Virtual Currencies: Bitcoin & What Now after Liberty Reserve and Silk Road?
Author: Lawrence J. Trautman
Source: Richmond Journal of Law and Technology, Vol. 20, No. 4, 2014.
Extract: During 2013, the U.S. Treasury Department evoked the first use of the 2001 Patriot Act to exclude virtual currency provider Liberty Reserve from the U.S. financial system. This article will discuss: the regulation of virtual currencies; cybercrimes and payment systems; darknets, Tor and the “deep web;” Bitcoin; Liberty Reserve; Silk Road and Mt. Gox. Virtual currencies have quickly become a reality, gaining significant traction in a very short period of time, and are evolving rapidly. Virtual currencies present particularly difficult law enforcement challenges because of their: ability to transcend national borders in the fraction of a second; unique jurisdictional issues; and anonymity due to encryption. Due primarily to their anonymous characteristic, virtual currencies have been linked to numerous types of crimes, including facilitating marketplaces for: assassins; attacks on businesses; child exploitation (including pornography); corporate espionage; counterfeit currencies; drugs; fake IDs and passports; high yield investment schemes (Ponzi schemes and other financial frauds); sexual exploitation; stolen credit cards and credit card numbers; and weapons. Innovation in the pace of development of new currencies and technologies continue to create ongoing challenges for responsible users of technology and regulators alike. While technological advances create great opportunities to improve the health, living conditions, and general wellbeing of mankind; new technologies also create great challenges for nation states.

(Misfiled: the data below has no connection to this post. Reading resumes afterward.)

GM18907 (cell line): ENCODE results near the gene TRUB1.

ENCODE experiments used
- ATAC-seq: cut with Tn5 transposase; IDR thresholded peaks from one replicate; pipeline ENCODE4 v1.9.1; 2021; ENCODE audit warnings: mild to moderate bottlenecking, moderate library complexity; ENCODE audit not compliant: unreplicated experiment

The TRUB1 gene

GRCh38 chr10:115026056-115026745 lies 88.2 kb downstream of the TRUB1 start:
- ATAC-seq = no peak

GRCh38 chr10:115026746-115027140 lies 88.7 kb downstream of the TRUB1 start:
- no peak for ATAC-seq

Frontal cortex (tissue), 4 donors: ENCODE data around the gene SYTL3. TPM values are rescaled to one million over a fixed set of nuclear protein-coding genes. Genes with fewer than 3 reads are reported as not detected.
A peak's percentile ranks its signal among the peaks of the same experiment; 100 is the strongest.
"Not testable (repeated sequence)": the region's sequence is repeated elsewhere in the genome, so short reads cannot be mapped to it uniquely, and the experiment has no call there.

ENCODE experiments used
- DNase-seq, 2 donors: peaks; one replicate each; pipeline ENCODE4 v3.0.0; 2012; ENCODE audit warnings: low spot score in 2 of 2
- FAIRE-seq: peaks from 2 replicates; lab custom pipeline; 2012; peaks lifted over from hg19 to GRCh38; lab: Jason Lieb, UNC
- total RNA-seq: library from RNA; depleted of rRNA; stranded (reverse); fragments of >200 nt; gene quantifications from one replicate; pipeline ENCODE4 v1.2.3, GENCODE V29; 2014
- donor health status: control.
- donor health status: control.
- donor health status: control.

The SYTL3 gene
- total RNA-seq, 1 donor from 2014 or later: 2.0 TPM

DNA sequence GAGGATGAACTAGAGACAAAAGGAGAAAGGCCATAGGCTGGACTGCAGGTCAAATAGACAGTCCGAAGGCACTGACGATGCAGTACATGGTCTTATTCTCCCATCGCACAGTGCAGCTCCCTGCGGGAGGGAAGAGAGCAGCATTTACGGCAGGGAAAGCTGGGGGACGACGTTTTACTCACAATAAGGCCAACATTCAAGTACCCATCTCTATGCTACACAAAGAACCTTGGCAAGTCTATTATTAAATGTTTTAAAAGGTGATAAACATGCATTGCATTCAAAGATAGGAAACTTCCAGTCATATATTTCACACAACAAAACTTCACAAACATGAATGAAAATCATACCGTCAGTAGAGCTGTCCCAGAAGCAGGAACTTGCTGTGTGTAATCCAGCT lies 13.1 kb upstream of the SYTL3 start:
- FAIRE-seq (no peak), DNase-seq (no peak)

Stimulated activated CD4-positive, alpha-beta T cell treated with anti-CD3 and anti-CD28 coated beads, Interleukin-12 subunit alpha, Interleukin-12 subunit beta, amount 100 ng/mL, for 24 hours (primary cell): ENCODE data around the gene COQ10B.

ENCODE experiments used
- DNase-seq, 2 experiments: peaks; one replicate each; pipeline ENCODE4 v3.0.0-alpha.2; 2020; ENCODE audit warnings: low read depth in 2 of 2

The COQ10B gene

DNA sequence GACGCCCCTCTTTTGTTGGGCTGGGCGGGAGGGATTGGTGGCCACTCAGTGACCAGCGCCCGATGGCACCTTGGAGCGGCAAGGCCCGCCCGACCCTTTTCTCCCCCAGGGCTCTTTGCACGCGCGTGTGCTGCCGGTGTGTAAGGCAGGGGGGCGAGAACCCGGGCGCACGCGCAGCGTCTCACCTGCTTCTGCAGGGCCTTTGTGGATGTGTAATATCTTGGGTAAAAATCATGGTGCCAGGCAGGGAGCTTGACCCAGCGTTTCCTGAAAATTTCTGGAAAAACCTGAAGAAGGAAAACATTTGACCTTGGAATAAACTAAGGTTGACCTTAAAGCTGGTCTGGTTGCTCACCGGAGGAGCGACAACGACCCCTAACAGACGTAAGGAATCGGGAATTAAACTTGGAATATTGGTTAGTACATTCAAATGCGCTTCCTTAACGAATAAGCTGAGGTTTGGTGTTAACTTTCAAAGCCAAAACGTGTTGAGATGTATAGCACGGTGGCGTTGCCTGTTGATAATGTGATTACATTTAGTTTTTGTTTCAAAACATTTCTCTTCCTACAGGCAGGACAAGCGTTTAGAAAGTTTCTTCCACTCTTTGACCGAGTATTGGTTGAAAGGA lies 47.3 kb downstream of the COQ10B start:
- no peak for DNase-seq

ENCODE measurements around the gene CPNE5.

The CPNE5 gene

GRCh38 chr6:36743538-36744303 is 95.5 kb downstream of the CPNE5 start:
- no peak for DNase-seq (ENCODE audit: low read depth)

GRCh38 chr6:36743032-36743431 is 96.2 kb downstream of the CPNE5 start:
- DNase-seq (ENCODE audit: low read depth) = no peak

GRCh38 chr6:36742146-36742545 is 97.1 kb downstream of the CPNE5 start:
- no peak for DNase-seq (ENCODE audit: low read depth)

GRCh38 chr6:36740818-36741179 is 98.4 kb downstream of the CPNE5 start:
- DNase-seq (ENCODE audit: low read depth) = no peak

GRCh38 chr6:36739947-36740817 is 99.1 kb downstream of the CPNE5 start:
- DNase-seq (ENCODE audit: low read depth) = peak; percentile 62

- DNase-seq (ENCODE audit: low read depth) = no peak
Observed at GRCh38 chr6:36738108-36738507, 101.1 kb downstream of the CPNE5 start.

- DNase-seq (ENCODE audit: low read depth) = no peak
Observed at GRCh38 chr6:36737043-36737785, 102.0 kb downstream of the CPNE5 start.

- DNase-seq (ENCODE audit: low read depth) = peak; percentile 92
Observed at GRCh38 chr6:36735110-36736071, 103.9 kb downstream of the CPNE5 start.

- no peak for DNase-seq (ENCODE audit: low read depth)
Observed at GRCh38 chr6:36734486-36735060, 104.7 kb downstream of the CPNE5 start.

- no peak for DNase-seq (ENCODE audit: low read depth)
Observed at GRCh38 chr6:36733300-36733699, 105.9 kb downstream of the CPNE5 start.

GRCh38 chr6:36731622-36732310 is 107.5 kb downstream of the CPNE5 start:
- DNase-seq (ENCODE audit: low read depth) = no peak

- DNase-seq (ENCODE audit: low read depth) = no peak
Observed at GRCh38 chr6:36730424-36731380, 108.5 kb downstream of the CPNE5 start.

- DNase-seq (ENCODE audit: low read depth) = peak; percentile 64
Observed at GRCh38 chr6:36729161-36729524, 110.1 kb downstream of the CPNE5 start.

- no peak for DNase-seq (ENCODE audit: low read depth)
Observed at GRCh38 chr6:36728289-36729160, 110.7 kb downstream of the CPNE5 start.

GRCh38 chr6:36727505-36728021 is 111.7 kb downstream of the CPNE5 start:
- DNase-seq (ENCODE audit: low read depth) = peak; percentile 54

Uzbekistan: the silk road to nowhere?
Author: M.C. Spechler
Source: Contemporary Economic Policy, Volume 18, Issue 3, July 2000
Extract: The Central Asian country of Uzbekistan has adopted a unique transition strategy of gradual, state-guided development in which stability and equality are principal objectives and in which growth is sought for now by exporting staple raw materials and importing capital equipment to assure energy independence and to invest in backward-linkages into cotton fabricating, chemicals, and other manufacturing branches. Sharp criticisms of the 'Uzbek Road' by multinational agencies unfairly neglect positive aspects of the transition record to date in comparison with other post-Soviet states of the area.